Munnar. If you like hill stations with verdant beauty, Munnar is a destination you will like. It has manicured tea gardens and hills rolling with green cover. You can see the shy workers picking the tea leaves and then visit the tea factory nearby to see it being processed – while you are there, why not try some fresh tea straight from the gardens. There’s even a tea museum to understand more about tea. As you climb to the heights, you will begin to experience a dip in the temperatures. Good place for trekking and relaxing.
Thekkady. Thekkady (Idukki district), located near Kerala-Tamil Nadu border, is the location of the Periyar National Park and Wildlife Sanctuary. It is notified as an elephant and a tiger reserve. The sanctuary can be enjoyed by trekking in the jungles, by cruise on a boat or taking a jeep safari through the forest. You can get more information on the treks etc at http://www.periyartigerreserve.org/home.php.
If you are a foodie, you should try the local cuisine at various places in Kerala – there is something for everyone – vegetarians, meat-eaters and for those who love sea-food, this place is absolutely heaven! Be mindful of spices if you like mild / bland food. As for liquor, except for 5-Star hotels where one can get a tipple, it is banned in the state from last year. You can get the local brew called toddy, though.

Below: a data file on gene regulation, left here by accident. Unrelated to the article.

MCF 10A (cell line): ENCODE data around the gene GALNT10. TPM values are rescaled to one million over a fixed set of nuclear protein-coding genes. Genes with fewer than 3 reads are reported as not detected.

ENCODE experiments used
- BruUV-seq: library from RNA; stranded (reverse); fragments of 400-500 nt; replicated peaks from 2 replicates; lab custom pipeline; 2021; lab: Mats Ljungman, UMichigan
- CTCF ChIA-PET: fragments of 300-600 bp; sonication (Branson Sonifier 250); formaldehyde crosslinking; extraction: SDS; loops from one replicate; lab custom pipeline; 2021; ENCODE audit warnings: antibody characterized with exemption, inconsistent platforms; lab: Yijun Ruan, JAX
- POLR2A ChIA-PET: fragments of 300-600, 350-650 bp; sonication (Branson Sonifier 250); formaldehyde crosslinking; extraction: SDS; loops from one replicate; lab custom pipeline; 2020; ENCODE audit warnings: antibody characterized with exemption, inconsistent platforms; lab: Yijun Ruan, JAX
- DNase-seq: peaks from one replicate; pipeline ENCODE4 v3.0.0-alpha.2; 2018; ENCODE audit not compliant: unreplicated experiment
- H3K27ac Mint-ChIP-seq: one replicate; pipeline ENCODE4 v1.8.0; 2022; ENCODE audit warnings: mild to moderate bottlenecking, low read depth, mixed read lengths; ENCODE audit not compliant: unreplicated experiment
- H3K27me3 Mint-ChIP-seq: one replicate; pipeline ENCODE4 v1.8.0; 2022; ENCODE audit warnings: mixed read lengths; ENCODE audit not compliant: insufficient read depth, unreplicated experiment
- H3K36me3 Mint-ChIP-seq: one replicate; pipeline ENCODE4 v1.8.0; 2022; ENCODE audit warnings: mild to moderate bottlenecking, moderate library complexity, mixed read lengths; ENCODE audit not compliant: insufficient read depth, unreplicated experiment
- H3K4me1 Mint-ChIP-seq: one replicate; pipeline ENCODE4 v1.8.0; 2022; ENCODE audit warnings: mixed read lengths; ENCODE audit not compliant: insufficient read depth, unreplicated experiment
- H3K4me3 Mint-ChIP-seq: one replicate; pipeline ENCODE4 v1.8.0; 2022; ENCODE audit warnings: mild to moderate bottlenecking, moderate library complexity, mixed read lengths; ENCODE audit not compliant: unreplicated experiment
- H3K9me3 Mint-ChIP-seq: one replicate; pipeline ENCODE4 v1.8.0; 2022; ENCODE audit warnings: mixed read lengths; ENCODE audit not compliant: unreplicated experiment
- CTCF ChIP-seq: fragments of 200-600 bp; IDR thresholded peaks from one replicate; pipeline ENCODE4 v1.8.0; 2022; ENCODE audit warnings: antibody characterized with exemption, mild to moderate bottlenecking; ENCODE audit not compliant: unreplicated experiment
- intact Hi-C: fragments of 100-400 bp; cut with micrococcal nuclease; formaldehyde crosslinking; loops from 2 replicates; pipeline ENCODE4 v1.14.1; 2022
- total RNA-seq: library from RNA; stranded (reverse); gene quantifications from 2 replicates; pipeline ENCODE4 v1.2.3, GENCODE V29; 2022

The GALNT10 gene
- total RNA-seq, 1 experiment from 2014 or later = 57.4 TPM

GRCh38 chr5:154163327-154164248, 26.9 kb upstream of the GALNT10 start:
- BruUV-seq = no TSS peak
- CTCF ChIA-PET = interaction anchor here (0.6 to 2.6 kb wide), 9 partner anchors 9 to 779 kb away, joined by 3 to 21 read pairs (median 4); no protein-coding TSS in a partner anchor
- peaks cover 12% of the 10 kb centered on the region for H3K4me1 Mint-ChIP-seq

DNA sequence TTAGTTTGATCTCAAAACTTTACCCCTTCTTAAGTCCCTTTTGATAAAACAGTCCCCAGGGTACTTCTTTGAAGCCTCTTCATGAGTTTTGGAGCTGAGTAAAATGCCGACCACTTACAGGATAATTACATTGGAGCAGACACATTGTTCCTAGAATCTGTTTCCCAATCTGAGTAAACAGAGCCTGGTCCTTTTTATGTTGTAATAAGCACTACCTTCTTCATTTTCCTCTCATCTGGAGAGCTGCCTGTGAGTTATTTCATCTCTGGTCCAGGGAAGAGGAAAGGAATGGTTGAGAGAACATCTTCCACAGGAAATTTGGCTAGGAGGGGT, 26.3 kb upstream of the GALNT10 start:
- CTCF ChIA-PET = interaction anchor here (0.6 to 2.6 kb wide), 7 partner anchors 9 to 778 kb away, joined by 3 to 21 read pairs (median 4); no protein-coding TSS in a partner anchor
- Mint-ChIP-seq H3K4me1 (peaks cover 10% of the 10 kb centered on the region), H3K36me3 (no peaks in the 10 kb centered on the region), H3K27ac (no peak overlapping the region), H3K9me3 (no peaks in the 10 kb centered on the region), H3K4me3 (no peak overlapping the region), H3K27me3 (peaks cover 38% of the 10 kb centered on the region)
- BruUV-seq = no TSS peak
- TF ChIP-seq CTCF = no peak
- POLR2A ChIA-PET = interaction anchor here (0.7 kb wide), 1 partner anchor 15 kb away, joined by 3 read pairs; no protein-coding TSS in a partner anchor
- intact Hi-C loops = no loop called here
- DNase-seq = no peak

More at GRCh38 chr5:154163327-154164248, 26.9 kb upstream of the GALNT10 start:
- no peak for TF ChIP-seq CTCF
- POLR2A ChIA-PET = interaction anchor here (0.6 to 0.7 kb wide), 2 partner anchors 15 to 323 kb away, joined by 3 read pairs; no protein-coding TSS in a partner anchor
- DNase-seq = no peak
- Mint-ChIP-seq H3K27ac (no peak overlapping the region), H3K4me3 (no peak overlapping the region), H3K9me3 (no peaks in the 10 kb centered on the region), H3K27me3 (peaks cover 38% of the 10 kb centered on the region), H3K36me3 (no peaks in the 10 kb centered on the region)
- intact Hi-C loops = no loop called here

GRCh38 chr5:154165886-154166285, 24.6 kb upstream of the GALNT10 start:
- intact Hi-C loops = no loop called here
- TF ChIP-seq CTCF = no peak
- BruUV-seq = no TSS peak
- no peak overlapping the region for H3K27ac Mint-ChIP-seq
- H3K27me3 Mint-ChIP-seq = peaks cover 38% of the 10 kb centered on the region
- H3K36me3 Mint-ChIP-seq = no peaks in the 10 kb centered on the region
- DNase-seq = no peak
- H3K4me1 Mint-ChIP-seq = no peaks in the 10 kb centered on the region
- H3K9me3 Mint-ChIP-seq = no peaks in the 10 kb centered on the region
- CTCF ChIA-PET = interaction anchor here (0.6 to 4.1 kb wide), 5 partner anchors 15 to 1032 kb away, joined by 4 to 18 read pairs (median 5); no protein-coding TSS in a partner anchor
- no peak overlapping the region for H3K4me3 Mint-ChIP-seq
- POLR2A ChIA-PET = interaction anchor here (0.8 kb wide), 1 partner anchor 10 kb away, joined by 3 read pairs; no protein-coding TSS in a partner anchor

Besides, touring the attractions in Kerala and enjoying the sumptuous food, you should also experience the Ayurvedic spa massages at many of the authorised centres – be wary of the many touts who will take you to non-authorised operators. The least that can happen is you will be cheated of your money….the worst is that the masseur may cause some injury while massaging! Some of the authorised centres are listed in the Kerala Tourism directory at https://www.keralatourism.org/ayurvedacentres/
We, as a family, had a blast in Kerala in those 10 days and returned rejuvenated. It really is a destination not to be missed…Do comment on your experiences below.